Capturing Liminal Spaces while Travelling

| August 29, 2011 | 5 Comments

So, what is a liminal space? Think ‘disruption’. The word ‘liminal’ comes from the Latin word limens, meaning literally, “threshold.” Hence, a liminal space is a place of transition, a place of waiting and not knowing. It’s a place that travellers are, no doubt, intimately familiar with! Liminal places can range from borders and frontiers to perhaps airports or hotels, which people pass through but do not live in.

pengangwindow Capturing Liminal Spaces while Travelling

Window in Penang. Photo by Two Go Round-The-World.

More a mental space than physical

But the idea of liminality is not limited to physical places—it can also be applied to the thresholds we experience everywhere in life. Whether its graduation, a new career, marriage, divorce, sickness—all will disorient us for awhile. But what could be more liminal than travel—and even moreso, long-term or perpetual travel?

justicedoorway Capturing Liminal Spaces while Travelling

Santiago doorway detail. Photo by Two Go Round-The-World.

One of the very definitions of liminality is the space in between—or boundaries. And if we take these in the literal, geographical sense, then almost all travel is ‘liminal’. To see another travel bloggers take on liminality, check out Lillie’s travel blog Around the World “L”!

Doorways as metaphor

This concept can be applied to other things, too, such as the idea of a doorway or a window. When you step inside a doorway, where are you? Part of you is in one room, and part of you is in the other. For that moment as you are passing through the doorway, you’re neither here or there—you’re in between.

indiandoorknocker Capturing Liminal Spaces while Travelling

Knocker in India. Photo by Two Go Round-The-World.

That’s why we’ve always been fascinated with doors and windows. In our case, they’ve always elicited the essence of travel—crossing boundaries. And quite often, they are the subject of our photos when we travel. They serve as the perfect metaphor!

Conclusion

One problem we travellers face now, however, is that places are becoming more homogenized and similar, erasing the idea of boundaries. For example, if we see the same fast food restaurants in New York City and Siem Reap, the same convenience and chain stores in Tokyo and Toronto, the ‘liminality’ of travel is reduced—or sometimes eliminated altogether.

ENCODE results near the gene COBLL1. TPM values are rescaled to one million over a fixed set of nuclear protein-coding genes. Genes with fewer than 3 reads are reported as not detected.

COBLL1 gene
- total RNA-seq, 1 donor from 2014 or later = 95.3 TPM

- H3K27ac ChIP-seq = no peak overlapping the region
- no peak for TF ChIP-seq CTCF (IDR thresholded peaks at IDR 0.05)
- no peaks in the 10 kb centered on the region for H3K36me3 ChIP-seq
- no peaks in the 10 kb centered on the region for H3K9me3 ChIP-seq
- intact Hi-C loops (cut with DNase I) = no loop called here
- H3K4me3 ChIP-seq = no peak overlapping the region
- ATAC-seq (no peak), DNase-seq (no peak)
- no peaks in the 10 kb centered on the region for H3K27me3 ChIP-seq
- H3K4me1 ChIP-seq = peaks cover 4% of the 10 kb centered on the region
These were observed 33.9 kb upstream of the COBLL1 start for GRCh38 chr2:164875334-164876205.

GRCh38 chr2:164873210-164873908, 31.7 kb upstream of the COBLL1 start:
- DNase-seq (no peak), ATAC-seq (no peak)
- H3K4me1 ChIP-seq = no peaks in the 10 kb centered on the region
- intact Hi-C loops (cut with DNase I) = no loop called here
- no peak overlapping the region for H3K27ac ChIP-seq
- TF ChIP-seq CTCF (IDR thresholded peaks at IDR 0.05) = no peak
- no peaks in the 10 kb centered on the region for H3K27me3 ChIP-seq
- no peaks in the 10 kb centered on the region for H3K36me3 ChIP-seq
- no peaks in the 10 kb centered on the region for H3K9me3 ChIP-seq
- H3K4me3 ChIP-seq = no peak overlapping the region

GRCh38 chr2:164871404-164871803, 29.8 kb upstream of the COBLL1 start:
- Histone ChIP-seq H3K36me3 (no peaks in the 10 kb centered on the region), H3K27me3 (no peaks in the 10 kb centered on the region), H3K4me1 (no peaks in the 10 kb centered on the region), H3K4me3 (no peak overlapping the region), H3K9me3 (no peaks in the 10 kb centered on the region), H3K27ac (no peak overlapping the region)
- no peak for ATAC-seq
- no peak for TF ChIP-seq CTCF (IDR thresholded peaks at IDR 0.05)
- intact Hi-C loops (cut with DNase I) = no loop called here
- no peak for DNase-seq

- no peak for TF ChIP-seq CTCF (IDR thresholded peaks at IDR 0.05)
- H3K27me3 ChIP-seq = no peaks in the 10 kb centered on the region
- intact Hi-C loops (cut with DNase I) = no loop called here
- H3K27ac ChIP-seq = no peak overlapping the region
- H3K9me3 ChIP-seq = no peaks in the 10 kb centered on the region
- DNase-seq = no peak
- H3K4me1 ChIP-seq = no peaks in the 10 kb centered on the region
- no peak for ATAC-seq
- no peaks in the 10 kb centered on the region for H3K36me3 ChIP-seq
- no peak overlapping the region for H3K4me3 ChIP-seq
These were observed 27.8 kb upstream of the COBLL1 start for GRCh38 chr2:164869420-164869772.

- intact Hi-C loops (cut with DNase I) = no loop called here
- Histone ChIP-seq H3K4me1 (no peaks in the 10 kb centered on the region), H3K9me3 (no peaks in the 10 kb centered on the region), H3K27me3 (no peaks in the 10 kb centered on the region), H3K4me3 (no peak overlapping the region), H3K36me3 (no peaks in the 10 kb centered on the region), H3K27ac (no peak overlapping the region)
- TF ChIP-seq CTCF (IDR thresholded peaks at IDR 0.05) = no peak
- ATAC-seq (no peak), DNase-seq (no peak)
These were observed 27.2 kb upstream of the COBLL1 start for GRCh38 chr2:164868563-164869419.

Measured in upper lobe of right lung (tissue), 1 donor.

cuscochurchdoor Capturing Liminal Spaces while Travelling

Church door in Cusco. Photo by Two Go Round-The-World.

While there are no easy answers to this dilemma, we believe that independent travellers remain dedicated to exploring possible ways to bring back a sense of adventure, discovery and newness to the experience of moving. As much of the homogenized modern world seems determined to do away with whatever is ‘in between’, it seems that travellers will always be compelled to create or discover differences for ourselves. Or celebrate them in pictures!


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Category: Dan's Blog

About the Author ()

For nearly ten years now, Daniel of Two Go Round-The-World has explored how travel captures our imagination and engages our deepest emotions. One half of the duo that maintains the widely read Two Go Round-The-World blog, Daniel treats his subjects not only as works of art but also as symbols of the cultural and political forces that inspire them. Check him out on Google+.

Comments (5)

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  1. Candice says:


    “Liminal.” Adding that one to my vocab.

    I love colourful doors…aren’t they always so inviting?

  2. Inchirieri Masini says:


    Never enjoyed liminal places or situations. They’ve always augmented a certain sense of insecurity. Physical “liminalities” are a little bit more bearable.

  3. Jonathan says:


    Looooove the shadows on the wall and the ambience of that photo of the door in Cusco. Simple, yet so authentic, and beautiful. It makes you want to be in that situation, and explore beyond the door.

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